Here's the scoop on what's happening this week in Congress
The House and Senate were in session this week.
This week the House, by a vote of 217 to 215, passed the ‘‘Limit, Save, Grow Act of 2023.” The vote coming after days of Speaker McCarthy arm twisting Republicans to support the legislation. Passage of the bill puts pressure on President Biden to open talks with Republicans. The US Treasury will soon release a new estimate of when the government will be at risk of default with the date expected to by roughly late July. However, some have warned that sluggish tax-return revenues could move up the deadline to early June. Senator Schumer said that the McCarthy’s bill is dead on arrival in the Senate. The McCarthy debt ceiling plan would:
The text of the legislation can be found here
In response to the McCarthy plan, Appropriations Ranking Member Rosa DeLauro published details of what effect the plan would have on programs throughout the government. The analysis can be found here
Senate Republicans blocked a joint resolution to remove an expired deadline for states to ratify the Equal Rights Amendment by a vote of 51 – 47. Sixty votes were required to take up the measure. Senate Majority Leader Schumer stated that the Supreme Court’s decision to overturn Roe v. Wade and efforts to limit access to the abortion pill mifepristone, as well as state-level actions to roll back women’s rights, have made the ERA and its protections more critical than ever.
A type of penicillin used to treat syphilis is in short supply in the US as cases of STIs continue to rise. Penicillin G benzathine, an antibiotic, was added to the FDA’s shortage list. Pfizer has limited supply of the drug because of increased demand, according to the agency, and the situation may persist into September. This type of penicillin is also used to treat strep throat, which is spreading more than usual in the US, according to the CDC. The CDC said that some STI programs weren’t able to get enough of the medicine. The rate of syphilis in the US is the highest it’s been since 1990, according to recent CDC data. In 2021, there were 176,713 cases of syphilis, a 32% increase from the year before. Other STIs have also become more common. Shortages of penicillin are frequent around the world, which makes it difficult to treat and prevent syphilis, according to the WHO.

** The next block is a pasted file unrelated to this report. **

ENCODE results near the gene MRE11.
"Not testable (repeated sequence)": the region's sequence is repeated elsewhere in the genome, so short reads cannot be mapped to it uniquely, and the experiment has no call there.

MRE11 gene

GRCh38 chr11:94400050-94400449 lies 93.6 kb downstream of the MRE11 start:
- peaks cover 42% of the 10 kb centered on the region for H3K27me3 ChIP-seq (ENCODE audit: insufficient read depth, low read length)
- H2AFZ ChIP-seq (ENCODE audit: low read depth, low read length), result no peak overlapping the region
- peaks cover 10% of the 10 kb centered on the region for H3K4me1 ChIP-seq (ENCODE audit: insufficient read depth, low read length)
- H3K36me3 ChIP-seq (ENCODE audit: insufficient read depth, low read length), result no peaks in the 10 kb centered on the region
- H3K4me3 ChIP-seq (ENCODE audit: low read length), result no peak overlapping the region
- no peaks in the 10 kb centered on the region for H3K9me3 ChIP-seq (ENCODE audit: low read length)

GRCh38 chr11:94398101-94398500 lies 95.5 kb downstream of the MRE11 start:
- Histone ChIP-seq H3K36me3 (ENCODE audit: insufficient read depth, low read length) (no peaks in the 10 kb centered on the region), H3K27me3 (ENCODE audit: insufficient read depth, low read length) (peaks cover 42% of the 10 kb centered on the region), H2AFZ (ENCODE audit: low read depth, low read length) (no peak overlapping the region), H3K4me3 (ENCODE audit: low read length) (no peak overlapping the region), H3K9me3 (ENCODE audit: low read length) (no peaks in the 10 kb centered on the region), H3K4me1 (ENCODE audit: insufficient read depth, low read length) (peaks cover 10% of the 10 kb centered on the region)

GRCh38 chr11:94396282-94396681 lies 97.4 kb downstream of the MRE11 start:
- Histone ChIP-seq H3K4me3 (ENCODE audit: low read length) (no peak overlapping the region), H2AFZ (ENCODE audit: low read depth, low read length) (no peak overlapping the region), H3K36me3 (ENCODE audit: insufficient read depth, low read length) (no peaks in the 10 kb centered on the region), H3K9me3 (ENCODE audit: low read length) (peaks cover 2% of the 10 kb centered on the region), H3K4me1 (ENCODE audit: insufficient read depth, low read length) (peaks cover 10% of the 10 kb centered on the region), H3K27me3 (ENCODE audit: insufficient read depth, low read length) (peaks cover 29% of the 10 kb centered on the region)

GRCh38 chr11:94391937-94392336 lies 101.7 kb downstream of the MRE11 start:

Arizona in 2021 led the nation for its rate of syphilis in newborns, and preliminary state data indicates the problem got worse last year. Arizona’s rate of babies born with syphilis in 2021 was nearly three times the national average rate, according to new data on sexually transmitted infections released by the CDC.
In an article in “Today in Emerging Infectious Diseases” researchers describe the epidemiologic characteristics of 118 mpox patients in Los Angeles who were homeless at the time of their diagnosis, and note that 60% also had HIV. All patients were identified from July to September 2022.
Florida Surgeon General Ladapo personally altered a state-driven study about Covid-19 vaccines last year to suggest that some doses pose a significantly higher health risk for young men than had been established by the broader medical community. Ladapo’s changes, released as part of a public records request, presented the risks of cardiac death to be more severe than previous versions of the study. He later used the final document in October to bolster disputed claims that Pfizer-BioNTech and Moderna vaccines were dangerous to young men.